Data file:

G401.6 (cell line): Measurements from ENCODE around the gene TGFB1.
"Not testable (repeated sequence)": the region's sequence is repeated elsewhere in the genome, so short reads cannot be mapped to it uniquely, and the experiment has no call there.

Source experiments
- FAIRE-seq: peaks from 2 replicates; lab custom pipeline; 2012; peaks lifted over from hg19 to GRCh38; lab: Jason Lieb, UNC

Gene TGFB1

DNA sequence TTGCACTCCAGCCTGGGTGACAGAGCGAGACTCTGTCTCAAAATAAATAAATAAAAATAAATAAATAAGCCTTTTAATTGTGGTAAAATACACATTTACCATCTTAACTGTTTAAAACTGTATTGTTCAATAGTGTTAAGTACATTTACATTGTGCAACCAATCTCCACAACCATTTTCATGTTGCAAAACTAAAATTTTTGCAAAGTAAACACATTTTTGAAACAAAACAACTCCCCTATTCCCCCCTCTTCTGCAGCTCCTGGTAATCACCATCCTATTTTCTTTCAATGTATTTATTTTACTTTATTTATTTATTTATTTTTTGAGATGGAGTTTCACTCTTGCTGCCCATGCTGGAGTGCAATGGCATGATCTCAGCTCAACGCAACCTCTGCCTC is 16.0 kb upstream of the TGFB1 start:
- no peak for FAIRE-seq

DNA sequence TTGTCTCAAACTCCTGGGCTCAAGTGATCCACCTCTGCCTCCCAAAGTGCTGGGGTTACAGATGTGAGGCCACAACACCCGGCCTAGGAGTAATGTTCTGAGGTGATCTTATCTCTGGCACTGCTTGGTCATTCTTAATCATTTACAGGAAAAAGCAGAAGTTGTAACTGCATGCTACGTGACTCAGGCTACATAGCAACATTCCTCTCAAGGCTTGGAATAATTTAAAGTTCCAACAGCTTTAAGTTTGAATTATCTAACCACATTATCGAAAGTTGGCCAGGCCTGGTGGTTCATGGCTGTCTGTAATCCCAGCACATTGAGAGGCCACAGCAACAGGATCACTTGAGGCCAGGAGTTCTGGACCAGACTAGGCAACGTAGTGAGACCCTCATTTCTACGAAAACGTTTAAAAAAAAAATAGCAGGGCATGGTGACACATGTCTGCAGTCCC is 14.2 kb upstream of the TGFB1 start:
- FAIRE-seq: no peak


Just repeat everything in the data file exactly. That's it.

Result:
G401.6 (cell line): Measurements from ENCODE around the gene TGFB1.
"Not testable (repeated sequence)": the region's sequence is repeated elsewhere in the genome, so short reads cannot be mapped to it uniquely, and the experiment has no call there.

Source experiments
- FAIRE-seq: peaks from 2 replicates; lab custom pipeline; 2012; peaks lifted over from hg19 to GRCh38; lab: Jason Lieb, UNC

Gene TGFB1

DNA sequence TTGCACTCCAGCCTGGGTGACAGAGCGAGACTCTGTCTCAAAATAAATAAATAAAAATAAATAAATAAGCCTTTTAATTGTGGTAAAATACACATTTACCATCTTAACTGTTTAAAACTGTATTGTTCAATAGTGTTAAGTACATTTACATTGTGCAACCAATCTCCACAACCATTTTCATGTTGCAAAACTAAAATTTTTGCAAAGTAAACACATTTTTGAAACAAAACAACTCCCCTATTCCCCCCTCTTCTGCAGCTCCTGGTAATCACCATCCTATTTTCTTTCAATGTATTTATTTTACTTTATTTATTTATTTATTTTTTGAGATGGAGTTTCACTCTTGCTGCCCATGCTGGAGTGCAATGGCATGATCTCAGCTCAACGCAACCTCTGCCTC is 16.0 kb upstream of the TGFB1 start:
- no peak for FAIRE-seq

DNA sequence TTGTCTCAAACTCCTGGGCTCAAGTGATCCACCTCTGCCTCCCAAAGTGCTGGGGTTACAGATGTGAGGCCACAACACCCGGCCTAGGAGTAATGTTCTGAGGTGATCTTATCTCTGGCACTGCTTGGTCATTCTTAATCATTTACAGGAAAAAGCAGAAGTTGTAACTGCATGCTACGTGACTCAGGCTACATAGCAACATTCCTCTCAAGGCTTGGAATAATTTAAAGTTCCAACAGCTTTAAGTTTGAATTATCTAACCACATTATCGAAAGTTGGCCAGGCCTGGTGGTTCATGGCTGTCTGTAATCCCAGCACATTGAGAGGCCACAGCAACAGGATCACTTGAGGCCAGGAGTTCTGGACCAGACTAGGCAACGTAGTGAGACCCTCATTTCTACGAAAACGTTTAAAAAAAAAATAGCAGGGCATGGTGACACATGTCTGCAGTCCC is 14.2 kb upstream of the TGFB1 start:
- FAIRE-seq: no peak